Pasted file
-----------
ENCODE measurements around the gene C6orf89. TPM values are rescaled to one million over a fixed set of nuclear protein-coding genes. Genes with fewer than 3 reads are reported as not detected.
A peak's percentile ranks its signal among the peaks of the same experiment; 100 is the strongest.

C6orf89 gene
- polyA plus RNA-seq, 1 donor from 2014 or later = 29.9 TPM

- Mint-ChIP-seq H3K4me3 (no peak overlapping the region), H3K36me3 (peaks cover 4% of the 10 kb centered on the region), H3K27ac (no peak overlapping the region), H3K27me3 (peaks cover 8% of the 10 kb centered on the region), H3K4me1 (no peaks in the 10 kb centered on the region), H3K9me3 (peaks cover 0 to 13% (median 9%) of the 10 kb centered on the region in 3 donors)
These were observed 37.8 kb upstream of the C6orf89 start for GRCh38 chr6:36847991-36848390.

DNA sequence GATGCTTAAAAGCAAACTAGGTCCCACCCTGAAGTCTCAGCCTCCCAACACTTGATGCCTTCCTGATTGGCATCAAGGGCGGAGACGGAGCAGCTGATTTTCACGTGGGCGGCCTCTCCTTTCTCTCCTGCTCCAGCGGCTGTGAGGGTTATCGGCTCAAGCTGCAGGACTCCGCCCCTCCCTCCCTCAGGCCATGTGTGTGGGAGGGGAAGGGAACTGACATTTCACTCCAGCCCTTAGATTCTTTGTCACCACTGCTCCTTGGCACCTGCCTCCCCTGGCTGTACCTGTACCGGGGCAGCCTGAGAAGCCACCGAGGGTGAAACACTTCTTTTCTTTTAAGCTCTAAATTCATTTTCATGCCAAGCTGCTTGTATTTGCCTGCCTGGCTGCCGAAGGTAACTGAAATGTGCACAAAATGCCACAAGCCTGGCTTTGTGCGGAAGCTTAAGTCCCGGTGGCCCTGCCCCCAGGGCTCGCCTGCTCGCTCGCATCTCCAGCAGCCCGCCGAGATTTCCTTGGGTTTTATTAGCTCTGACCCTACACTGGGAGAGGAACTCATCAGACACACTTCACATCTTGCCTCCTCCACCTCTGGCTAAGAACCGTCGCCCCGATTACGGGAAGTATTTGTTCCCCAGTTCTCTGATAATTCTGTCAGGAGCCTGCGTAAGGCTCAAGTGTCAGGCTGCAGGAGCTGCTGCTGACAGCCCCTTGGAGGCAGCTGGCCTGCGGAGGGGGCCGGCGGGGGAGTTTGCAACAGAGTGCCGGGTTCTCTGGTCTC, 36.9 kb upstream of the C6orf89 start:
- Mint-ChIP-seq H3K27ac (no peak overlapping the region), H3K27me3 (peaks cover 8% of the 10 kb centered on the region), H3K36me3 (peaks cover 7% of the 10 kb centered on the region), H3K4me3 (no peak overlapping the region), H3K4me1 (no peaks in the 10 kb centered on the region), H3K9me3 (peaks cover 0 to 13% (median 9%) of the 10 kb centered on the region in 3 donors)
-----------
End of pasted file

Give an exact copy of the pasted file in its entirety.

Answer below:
ENCODE measurements around the gene C6orf89. TPM values are rescaled to one million over a fixed set of nuclear protein-coding genes. Genes with fewer than 3 reads are reported as not detected.
A peak's percentile ranks its signal among the peaks of the same experiment; 100 is the strongest.

C6orf89 gene
- polyA plus RNA-seq, 1 donor from 2014 or later = 29.9 TPM

- Mint-ChIP-seq H3K4me3 (no peak overlapping the region), H3K36me3 (peaks cover 4% of the 10 kb centered on the region), H3K27ac (no peak overlapping the region), H3K27me3 (peaks cover 8% of the 10 kb centered on the region), H3K4me1 (no peaks in the 10 kb centered on the region), H3K9me3 (peaks cover 0 to 13% (median 9%) of the 10 kb centered on the region in 3 donors)
These were observed 37.8 kb upstream of the C6orf89 start for GRCh38 chr6:36847991-36848390.

DNA sequence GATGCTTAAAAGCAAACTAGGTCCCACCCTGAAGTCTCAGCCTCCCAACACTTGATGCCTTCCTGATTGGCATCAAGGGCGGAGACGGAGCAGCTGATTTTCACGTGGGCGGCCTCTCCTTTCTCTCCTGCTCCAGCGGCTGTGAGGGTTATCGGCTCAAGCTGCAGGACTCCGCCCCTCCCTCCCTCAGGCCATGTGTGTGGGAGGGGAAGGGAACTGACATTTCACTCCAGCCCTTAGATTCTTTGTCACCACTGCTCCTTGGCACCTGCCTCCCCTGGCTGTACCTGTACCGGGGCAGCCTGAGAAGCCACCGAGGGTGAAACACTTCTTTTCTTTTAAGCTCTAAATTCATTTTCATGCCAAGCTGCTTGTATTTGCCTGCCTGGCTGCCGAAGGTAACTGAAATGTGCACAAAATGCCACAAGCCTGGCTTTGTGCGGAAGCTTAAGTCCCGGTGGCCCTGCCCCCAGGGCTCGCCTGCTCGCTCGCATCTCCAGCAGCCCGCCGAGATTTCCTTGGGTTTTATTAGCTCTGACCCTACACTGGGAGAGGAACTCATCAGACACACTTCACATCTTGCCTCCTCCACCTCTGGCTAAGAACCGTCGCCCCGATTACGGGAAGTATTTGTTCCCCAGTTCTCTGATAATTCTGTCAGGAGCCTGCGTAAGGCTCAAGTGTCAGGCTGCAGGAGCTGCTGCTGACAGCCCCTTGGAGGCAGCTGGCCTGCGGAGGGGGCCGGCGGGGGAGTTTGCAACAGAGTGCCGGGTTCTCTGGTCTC, 36.9 kb upstream of the C6orf89 start:
- Mint-ChIP-seq H3K27ac (no peak overlapping the region), H3K27me3 (peaks cover 8% of the 10 kb centered on the region), H3K36me3 (peaks cover 7% of the 10 kb centered on the region), H3K4me3 (no peak overlapping the region), H3K4me1 (no peaks in the 10 kb centered on the region), H3K9me3 (peaks cover 0 to 13% (median 9%) of the 10 kb centered on the region in 3 donors)